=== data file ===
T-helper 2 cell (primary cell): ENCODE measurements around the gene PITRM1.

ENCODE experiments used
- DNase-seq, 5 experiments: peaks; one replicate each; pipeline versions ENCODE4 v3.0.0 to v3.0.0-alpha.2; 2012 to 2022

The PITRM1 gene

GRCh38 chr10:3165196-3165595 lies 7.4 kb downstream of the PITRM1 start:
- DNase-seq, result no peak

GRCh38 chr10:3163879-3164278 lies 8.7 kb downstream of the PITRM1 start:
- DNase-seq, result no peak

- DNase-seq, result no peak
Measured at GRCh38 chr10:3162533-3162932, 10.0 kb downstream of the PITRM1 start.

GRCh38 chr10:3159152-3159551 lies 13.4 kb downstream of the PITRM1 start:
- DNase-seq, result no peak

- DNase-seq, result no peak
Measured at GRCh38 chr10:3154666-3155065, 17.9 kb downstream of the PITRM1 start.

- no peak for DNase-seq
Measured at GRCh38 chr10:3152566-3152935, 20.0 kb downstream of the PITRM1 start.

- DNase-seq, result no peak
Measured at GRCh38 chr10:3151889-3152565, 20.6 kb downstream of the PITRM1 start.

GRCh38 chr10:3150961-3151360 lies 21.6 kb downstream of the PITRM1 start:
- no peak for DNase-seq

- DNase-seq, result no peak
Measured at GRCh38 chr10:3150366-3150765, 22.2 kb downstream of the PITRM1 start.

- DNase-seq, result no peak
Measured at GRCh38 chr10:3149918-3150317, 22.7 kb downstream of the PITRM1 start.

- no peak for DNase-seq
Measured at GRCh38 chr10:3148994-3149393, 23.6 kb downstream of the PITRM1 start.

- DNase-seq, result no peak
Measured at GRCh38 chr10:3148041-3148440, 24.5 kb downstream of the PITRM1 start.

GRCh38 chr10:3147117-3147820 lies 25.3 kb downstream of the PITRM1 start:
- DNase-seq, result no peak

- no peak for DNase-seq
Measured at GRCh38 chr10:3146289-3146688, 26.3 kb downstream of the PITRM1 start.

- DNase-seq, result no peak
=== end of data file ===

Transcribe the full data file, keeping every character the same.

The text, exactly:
T-helper 2 cell (primary cell): ENCODE measurements around the gene PITRM1.

ENCODE experiments used
- DNase-seq, 5 experiments: peaks; one replicate each; pipeline versions ENCODE4 v3.0.0 to v3.0.0-alpha.2; 2012 to 2022

The PITRM1 gene

GRCh38 chr10:3165196-3165595 lies 7.4 kb downstream of the PITRM1 start:
- DNase-seq, result no peak

GRCh38 chr10:3163879-3164278 lies 8.7 kb downstream of the PITRM1 start:
- DNase-seq, result no peak

- DNase-seq, result no peak
Measured at GRCh38 chr10:3162533-3162932, 10.0 kb downstream of the PITRM1 start.

GRCh38 chr10:3159152-3159551 lies 13.4 kb downstream of the PITRM1 start:
- DNase-seq, result no peak

- DNase-seq, result no peak
Measured at GRCh38 chr10:3154666-3155065, 17.9 kb downstream of the PITRM1 start.

- no peak for DNase-seq
Measured at GRCh38 chr10:3152566-3152935, 20.0 kb downstream of the PITRM1 start.

- DNase-seq, result no peak
Measured at GRCh38 chr10:3151889-3152565, 20.6 kb downstream of the PITRM1 start.

GRCh38 chr10:3150961-3151360 lies 21.6 kb downstream of the PITRM1 start:
- no peak for DNase-seq

- DNase-seq, result no peak
Measured at GRCh38 chr10:3150366-3150765, 22.2 kb downstream of the PITRM1 start.

- DNase-seq, result no peak
Measured at GRCh38 chr10:3149918-3150317, 22.7 kb downstream of the PITRM1 start.

- no peak for DNase-seq
Measured at GRCh38 chr10:3148994-3149393, 23.6 kb downstream of the PITRM1 start.

- DNase-seq, result no peak
Measured at GRCh38 chr10:3148041-3148440, 24.5 kb downstream of the PITRM1 start.

GRCh38 chr10:3147117-3147820 lies 25.3 kb downstream of the PITRM1 start:
- DNase-seq, result no peak

- no peak for DNase-seq
Measured at GRCh38 chr10:3146289-3146688, 26.3 kb downstream of the PITRM1 start.

- DNase-seq, result no peak